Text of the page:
Hello! Thanks for your comment! Of course, I am quite unable to produce an impartial and statistically sound overview of how common contact pages are across the web. Before reverting your change, however, I had made a cursory search to verify that my own impressions were not grossly out of line with reality. I had looked at a few major web sites (mostly U.S. based, which is admittedly narrow in scope), from various sources (corporate, small business, etc.), including sites from organisations or corporations that have been instrumental in defining the web and people’s experience with it, and who cannot be suspected of not understanding the web or not knowing how to craft a web site. And what I found was that, nearly everywhere I looked, those sites had, in fact, a “contact us” link leading to a dedicated contact page. Often, the link is in their bottom banner (or top banner) shown on their front page. Sometimes, it is placed on a more specialised page, such as a support page. Sometimes, it is given prominent status in search results (for example, searching “American Red Cross” in Google brings a result showing a “contact us” link within the structured list of links beneath the main title.

Here are a few examples:

What’s remarkable about those links is not that I was able to find them. It’s how easily I was able to find them, everywhere I looked.

I mentioned Wordpress, because on their front page, they advertise their product. Under the heading “grow without limits”, they write (emphasis added): “Thousands of easy‑to‑install add‑ons mean you’ll never outgrow your website. Collect leads, create contact forms, create subscriptions, automatically backup your site, and a whole lot more.” Weebly, on its “features” page, similarly advertises the ability to create forms: “Forms: create custom contact forms, RSVP lists and surveys”. If you click on the “read more” link, their page shows an example of such a contact form, and it’s a typical dedicated “contact us” page (as shown in the demo screenshot, with “contact” selected in the top menu bar of the sample demo site).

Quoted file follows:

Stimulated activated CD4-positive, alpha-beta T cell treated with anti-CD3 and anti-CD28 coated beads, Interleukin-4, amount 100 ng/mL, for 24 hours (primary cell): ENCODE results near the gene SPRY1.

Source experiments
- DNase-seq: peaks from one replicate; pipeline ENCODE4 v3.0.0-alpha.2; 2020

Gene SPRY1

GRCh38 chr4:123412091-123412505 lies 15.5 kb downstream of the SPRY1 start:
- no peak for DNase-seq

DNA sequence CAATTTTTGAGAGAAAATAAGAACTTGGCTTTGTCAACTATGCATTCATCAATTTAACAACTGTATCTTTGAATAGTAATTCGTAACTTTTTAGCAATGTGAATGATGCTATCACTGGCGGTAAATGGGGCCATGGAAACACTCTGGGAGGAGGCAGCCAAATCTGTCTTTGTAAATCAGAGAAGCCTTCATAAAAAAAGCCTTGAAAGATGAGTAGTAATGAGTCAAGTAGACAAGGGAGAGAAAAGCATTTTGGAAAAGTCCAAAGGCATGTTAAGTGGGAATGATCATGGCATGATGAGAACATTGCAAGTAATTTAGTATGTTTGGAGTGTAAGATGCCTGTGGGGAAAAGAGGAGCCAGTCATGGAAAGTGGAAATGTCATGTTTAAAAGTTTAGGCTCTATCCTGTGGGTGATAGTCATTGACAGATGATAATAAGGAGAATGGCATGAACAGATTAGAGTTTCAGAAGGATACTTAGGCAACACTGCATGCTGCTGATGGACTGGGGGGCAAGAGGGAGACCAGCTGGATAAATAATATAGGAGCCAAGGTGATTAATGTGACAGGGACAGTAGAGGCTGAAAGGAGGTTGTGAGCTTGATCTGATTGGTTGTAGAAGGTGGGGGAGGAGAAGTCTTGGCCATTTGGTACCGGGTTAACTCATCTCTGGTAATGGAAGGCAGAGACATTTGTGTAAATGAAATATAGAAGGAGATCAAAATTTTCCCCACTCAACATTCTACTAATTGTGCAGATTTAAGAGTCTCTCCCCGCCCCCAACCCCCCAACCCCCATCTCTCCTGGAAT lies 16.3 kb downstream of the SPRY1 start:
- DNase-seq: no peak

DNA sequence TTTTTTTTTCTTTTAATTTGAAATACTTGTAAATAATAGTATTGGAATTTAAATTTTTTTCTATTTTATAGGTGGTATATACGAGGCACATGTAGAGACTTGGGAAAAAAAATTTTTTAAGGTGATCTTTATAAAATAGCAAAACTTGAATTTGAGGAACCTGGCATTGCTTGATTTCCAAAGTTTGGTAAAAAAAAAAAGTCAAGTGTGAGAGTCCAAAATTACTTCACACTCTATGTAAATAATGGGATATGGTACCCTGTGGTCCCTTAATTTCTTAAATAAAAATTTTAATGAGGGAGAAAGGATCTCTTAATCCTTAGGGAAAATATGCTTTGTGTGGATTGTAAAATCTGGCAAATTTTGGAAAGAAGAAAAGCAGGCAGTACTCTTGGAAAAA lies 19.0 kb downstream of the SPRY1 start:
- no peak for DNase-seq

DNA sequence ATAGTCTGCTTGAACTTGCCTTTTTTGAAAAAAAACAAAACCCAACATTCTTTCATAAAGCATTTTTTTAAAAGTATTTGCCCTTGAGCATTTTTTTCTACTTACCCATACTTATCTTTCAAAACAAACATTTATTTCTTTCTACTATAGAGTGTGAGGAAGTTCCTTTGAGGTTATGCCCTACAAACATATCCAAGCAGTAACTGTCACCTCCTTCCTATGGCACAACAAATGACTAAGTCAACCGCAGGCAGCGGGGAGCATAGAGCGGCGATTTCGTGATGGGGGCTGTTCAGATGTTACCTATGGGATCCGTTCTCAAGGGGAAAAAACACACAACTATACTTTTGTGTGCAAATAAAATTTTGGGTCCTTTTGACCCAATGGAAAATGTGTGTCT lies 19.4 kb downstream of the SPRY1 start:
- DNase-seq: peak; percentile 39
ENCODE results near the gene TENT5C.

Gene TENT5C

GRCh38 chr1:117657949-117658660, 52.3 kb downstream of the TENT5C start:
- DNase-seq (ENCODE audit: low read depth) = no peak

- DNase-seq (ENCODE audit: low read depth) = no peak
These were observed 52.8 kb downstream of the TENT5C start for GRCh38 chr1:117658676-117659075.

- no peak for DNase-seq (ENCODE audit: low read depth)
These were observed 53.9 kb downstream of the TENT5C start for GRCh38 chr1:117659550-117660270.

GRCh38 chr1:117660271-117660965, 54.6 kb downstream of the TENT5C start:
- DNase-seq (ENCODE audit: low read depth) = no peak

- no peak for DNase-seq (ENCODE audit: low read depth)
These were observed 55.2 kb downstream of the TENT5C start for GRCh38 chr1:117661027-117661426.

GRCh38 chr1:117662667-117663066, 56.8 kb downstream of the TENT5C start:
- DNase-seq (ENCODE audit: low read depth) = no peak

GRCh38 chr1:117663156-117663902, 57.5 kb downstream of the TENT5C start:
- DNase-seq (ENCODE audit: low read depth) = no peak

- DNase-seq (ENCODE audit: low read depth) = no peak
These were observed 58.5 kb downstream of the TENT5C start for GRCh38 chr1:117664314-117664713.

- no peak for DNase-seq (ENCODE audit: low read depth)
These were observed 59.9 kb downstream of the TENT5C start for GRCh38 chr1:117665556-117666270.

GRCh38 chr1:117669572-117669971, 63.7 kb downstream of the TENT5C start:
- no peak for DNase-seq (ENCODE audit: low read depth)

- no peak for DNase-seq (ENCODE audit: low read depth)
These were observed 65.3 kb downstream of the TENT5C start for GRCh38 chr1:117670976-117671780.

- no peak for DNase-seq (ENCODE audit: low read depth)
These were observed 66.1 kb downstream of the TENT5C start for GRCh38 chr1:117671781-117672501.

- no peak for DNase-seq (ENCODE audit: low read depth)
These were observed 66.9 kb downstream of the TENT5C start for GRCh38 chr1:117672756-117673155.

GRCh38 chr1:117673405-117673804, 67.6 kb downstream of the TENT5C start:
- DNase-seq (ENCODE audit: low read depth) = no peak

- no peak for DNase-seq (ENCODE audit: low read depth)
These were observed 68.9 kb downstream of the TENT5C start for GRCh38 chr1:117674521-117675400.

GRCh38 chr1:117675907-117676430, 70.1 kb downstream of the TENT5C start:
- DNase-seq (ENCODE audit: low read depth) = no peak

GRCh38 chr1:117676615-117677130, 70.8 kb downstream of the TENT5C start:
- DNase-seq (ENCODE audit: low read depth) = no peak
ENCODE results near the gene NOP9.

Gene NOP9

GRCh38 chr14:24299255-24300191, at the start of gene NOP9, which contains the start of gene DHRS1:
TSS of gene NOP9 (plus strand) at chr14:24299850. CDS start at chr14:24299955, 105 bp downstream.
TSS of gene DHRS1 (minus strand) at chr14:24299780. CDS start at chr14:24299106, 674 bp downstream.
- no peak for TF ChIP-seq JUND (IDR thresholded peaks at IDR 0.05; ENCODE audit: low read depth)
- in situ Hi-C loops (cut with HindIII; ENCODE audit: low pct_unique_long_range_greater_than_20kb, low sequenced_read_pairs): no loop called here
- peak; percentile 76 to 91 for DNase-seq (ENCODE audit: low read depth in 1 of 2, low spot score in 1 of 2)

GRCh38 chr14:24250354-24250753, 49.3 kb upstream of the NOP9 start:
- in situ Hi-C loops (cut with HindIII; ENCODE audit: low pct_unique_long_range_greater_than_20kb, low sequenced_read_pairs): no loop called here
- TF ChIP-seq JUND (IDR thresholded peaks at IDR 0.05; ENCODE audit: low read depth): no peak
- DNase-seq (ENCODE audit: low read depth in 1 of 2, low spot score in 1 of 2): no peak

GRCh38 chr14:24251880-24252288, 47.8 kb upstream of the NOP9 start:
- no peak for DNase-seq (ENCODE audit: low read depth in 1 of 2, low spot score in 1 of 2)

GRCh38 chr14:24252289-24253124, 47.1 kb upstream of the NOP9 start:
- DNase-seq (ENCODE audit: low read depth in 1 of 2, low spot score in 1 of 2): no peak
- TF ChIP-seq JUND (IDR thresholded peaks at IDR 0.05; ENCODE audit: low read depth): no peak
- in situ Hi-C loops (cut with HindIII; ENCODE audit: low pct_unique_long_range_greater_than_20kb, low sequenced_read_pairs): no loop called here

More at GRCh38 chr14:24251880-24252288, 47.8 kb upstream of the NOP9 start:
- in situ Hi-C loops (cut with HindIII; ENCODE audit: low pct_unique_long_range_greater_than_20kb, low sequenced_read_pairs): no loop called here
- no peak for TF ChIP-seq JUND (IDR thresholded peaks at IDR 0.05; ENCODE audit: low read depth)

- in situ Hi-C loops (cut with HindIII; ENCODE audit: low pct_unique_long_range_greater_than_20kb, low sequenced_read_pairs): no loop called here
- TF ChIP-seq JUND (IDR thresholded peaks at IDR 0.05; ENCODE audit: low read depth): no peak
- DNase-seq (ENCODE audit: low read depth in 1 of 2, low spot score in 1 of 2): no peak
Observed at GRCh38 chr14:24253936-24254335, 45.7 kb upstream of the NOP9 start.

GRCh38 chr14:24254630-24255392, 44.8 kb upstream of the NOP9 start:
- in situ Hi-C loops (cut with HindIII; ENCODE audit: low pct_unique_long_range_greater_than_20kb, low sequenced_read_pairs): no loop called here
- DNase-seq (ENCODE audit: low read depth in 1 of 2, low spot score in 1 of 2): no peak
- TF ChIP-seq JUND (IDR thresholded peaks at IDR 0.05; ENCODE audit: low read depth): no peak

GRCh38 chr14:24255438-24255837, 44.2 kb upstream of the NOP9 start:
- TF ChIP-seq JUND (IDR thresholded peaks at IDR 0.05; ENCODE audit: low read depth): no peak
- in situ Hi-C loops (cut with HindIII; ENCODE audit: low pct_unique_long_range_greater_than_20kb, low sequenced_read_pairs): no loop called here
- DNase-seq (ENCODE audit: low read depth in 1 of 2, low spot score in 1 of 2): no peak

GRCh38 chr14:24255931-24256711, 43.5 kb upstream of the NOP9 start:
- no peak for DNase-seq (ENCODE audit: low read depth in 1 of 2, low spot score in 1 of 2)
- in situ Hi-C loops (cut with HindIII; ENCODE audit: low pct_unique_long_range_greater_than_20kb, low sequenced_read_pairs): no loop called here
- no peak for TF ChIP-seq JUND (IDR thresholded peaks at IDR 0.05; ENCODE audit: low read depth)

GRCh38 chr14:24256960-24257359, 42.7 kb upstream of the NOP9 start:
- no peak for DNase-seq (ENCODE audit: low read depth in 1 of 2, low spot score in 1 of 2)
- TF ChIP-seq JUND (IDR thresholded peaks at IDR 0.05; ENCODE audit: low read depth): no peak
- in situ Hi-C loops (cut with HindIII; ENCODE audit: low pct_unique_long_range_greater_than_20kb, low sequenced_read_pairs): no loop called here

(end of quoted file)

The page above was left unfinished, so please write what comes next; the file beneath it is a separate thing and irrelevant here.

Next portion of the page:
So my point is that those companies (which are examples of social media plaftorms) know full well that this feature (having a contact page) is valuable to their customers, and they want to show that it’s easy to create. Clearly, they don’t view it as an outdated relic from 1995.

You wrote: “the many bloggers hosted on the site will provide their own contact info, but the Wordpress website has but one contact page -- for the company itself, not any users.” Honestly, I didn’t grasp what you meant there. But I’d be glad if you would elaborate on it and help me understand. Did you mean that they don’t have a directory of their users? I wouldn’t see that as typical of a contact page. A “contact us” page has always been about us, not them. Wordpress enables its customers to create web sites, and to place a contact page on their own web site. And their users sure are taking advantage of it! I went to Wordpress showcase, and tried the first three sites that were presented to me (the list is updated at every visit) as “featured business sites”. All have a contact page:

I agree that this is only a cursory glance at the web. Yet I find it impossible to conclude anything other than that dedicated contact pages appear to still be pretty much everywhere, including top sites lauded for their design. But this leads me to wonder. Did I miss something obvious? Are we talking about two different things? What is giving you the opposite impression?

When you speak of “relic”, I understand “outdated”. Of course, you may well have formed the opinion that dedicated contact pages are undesirable, outmoded, useless, etc. I won’t question the validity of such opinion: I’m not competent in the matter, and that’s not for me to judge. But that would be a personal opinion, and the article should really reflect the current state of things. Do you still find, despite the examples I gathered, that dedicated contact pages are uncommon on the web? In that case, what leads you to think so?
Thank again for discussing this!

Wlgrin 23:23, 10 June 2020 (UTC)Reply

I must say, I'm impressed by your research into this matter, Wlgrin. You've made a convincing argument. I think one thing that bothered me about the way it was written long ago was the word "standard", which you took out when you revised it last week. I didn't notice that subtle change until now, after I'd reverted it.

So I must admit I'm mistaken about contact pages not being common. I restored your version. -Pmffl (talk) 18:18, 13 June 2020 (UTC)Reply